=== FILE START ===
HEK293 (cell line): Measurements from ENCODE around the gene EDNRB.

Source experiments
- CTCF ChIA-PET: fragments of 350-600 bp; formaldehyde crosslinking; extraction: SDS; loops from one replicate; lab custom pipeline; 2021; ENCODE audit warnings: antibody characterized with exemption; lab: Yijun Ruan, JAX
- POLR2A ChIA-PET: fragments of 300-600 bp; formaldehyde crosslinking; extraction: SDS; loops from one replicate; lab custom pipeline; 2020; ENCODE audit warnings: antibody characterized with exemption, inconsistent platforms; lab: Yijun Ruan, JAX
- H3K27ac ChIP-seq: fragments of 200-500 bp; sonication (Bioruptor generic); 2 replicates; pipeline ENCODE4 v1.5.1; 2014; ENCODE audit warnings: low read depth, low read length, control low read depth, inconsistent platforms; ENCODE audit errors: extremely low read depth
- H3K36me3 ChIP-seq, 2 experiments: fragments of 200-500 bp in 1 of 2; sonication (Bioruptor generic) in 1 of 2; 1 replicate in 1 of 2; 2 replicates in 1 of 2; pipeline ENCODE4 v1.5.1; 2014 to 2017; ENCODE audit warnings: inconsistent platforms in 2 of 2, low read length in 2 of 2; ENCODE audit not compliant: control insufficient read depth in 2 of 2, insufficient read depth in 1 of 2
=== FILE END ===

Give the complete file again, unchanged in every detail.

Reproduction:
HEK293 (cell line): Measurements from ENCODE around the gene EDNRB.

Source experiments
- CTCF ChIA-PET: fragments of 350-600 bp; formaldehyde crosslinking; extraction: SDS; loops from one replicate; lab custom pipeline; 2021; ENCODE audit warnings: antibody characterized with exemption; lab: Yijun Ruan, JAX
- POLR2A ChIA-PET: fragments of 300-600 bp; formaldehyde crosslinking; extraction: SDS; loops from one replicate; lab custom pipeline; 2020; ENCODE audit warnings: antibody characterized with exemption, inconsistent platforms; lab: Yijun Ruan, JAX
- H3K27ac ChIP-seq: fragments of 200-500 bp; sonication (Bioruptor generic); 2 replicates; pipeline ENCODE4 v1.5.1; 2014; ENCODE audit warnings: low read depth, low read length, control low read depth, inconsistent platforms; ENCODE audit errors: extremely low read depth
- H3K36me3 ChIP-seq, 2 experiments: fragments of 200-500 bp in 1 of 2; sonication (Bioruptor generic) in 1 of 2; 1 replicate in 1 of 2; 2 replicates in 1 of 2; pipeline ENCODE4 v1.5.1; 2014 to 2017; ENCODE audit warnings: inconsistent platforms in 2 of 2, low read length in 2 of 2; ENCODE audit not compliant: control insufficient read depth in 2 of 2, insufficient read depth in 1 of 2